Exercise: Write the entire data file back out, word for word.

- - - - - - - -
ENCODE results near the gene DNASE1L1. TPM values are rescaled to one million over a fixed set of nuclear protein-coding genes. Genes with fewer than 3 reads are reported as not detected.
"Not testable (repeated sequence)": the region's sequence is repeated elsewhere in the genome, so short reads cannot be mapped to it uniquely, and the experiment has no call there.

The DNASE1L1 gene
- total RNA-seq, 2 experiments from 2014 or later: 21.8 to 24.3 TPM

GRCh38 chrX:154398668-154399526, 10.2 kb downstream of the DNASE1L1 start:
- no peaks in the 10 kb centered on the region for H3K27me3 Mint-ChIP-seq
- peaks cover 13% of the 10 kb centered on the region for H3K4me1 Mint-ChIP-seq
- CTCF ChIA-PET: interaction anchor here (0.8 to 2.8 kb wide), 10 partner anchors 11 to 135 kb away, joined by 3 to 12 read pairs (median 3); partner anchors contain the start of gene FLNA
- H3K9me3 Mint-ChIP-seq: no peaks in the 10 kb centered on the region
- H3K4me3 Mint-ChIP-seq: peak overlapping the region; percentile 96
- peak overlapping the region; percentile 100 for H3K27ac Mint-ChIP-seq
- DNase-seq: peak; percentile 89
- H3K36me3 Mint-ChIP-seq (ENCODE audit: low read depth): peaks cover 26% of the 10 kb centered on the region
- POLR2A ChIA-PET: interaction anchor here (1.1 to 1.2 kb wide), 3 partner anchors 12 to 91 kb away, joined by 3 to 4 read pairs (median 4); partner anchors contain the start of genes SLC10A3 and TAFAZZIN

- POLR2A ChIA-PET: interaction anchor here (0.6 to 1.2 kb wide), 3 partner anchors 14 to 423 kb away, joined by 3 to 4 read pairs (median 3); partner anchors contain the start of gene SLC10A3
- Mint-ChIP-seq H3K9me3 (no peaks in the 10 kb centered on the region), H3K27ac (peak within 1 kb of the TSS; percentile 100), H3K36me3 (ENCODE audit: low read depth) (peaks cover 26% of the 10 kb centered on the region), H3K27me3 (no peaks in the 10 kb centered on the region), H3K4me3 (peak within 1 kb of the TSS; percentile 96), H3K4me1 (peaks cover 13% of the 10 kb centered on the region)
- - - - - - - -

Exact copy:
ENCODE results near the gene DNASE1L1. TPM values are rescaled to one million over a fixed set of nuclear protein-coding genes. Genes with fewer than 3 reads are reported as not detected.
"Not testable (repeated sequence)": the region's sequence is repeated elsewhere in the genome, so short reads cannot be mapped to it uniquely, and the experiment has no call there.

The DNASE1L1 gene
- total RNA-seq, 2 experiments from 2014 or later: 21.8 to 24.3 TPM

GRCh38 chrX:154398668-154399526, 10.2 kb downstream of the DNASE1L1 start:
- no peaks in the 10 kb centered on the region for H3K27me3 Mint-ChIP-seq
- peaks cover 13% of the 10 kb centered on the region for H3K4me1 Mint-ChIP-seq
- CTCF ChIA-PET: interaction anchor here (0.8 to 2.8 kb wide), 10 partner anchors 11 to 135 kb away, joined by 3 to 12 read pairs (median 3); partner anchors contain the start of gene FLNA
- H3K9me3 Mint-ChIP-seq: no peaks in the 10 kb centered on the region
- H3K4me3 Mint-ChIP-seq: peak overlapping the region; percentile 96
- peak overlapping the region; percentile 100 for H3K27ac Mint-ChIP-seq
- DNase-seq: peak; percentile 89
- H3K36me3 Mint-ChIP-seq (ENCODE audit: low read depth): peaks cover 26% of the 10 kb centered on the region
- POLR2A ChIA-PET: interaction anchor here (1.1 to 1.2 kb wide), 3 partner anchors 12 to 91 kb away, joined by 3 to 4 read pairs (median 4); partner anchors contain the start of genes SLC10A3 and TAFAZZIN

- POLR2A ChIA-PET: interaction anchor here (0.6 to 1.2 kb wide), 3 partner anchors 14 to 423 kb away, joined by 3 to 4 read pairs (median 3); partner anchors contain the start of gene SLC10A3
- Mint-ChIP-seq H3K9me3 (no peaks in the 10 kb centered on the region), H3K27ac (peak within 1 kb of the TSS; percentile 100), H3K36me3 (ENCODE audit: low read depth) (peaks cover 26% of the 10 kb centered on the region), H3K27me3 (no peaks in the 10 kb centered on the region), H3K4me3 (peak within 1 kb of the TSS; percentile 96), H3K4me1 (peaks cover 13% of the 10 kb centered on the region)